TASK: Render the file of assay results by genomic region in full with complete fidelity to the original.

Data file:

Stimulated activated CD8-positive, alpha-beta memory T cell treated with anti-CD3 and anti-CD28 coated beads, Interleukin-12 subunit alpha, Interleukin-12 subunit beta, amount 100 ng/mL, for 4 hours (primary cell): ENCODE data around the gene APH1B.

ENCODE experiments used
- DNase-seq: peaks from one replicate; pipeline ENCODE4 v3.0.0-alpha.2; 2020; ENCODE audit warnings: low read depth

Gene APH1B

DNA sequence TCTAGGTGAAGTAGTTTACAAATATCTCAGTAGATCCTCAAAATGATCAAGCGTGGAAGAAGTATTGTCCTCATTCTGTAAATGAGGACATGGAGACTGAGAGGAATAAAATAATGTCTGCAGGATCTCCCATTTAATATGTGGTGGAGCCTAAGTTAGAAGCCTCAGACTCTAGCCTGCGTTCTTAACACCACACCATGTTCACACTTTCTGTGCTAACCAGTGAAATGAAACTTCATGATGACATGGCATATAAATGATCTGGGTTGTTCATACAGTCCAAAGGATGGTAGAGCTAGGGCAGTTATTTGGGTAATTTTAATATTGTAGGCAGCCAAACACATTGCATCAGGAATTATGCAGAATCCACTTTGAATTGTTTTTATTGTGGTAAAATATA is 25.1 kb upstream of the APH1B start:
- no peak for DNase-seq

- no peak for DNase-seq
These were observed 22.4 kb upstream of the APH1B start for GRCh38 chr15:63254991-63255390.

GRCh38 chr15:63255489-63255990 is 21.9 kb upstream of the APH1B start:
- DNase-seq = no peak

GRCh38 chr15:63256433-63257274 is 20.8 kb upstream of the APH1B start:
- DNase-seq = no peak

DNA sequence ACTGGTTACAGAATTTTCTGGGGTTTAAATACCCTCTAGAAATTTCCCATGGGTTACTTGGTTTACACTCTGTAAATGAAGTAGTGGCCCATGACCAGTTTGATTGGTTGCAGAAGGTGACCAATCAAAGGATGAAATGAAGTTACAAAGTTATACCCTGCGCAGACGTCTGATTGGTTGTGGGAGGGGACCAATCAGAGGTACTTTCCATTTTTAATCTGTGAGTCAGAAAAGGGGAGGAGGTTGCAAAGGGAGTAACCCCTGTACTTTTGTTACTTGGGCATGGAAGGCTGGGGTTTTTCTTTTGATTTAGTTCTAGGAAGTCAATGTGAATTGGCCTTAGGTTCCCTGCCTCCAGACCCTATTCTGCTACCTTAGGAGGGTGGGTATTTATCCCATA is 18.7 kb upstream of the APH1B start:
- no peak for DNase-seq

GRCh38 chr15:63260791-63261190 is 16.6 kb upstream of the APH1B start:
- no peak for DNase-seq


Stimulated activated CD8-positive, alpha-beta memory T cell treated with anti-CD3 and anti-CD28 coated beads, Interleukin-12 subunit alpha, Interleukin-12 subunit beta, amount 100 ng/mL, for 4 hours (primary cell): ENCODE data around the gene APH1B.

ENCODE experiments used
- DNase-seq: peaks from one replicate; pipeline ENCODE4 v3.0.0-alpha.2; 2020; ENCODE audit warnings: low read depth

Gene APH1B

DNA sequence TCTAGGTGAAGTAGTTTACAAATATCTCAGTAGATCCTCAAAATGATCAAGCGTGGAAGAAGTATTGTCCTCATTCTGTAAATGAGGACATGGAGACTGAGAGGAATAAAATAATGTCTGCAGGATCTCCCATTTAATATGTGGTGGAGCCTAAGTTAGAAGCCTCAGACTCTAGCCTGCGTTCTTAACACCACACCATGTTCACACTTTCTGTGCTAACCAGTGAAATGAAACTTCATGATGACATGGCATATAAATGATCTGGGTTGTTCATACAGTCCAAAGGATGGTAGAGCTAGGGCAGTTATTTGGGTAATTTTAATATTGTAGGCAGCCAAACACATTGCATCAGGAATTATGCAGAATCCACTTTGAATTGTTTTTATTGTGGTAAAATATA is 25.1 kb upstream of the APH1B start:
- no peak for DNase-seq

- no peak for DNase-seq
These were observed 22.4 kb upstream of the APH1B start for GRCh38 chr15:63254991-63255390.

GRCh38 chr15:63255489-63255990 is 21.9 kb upstream of the APH1B start:
- DNase-seq = no peak

GRCh38 chr15:63256433-63257274 is 20.8 kb upstream of the APH1B start:
- DNase-seq = no peak

DNA sequence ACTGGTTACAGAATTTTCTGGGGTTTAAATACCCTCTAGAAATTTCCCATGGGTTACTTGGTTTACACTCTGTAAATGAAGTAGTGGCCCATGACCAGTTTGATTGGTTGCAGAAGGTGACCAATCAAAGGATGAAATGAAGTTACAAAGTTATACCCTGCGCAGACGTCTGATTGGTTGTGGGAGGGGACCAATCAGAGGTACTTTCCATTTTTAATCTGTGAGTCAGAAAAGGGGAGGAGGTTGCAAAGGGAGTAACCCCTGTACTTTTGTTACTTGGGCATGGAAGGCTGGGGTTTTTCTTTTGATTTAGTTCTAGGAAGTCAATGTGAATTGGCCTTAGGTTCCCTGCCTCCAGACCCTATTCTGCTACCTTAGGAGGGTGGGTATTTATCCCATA is 18.7 kb upstream of the APH1B start:
- no peak for DNase-seq

GRCh38 chr15:63260791-63261190 is 16.6 kb upstream of the APH1B start:
- no peak for DNase-seq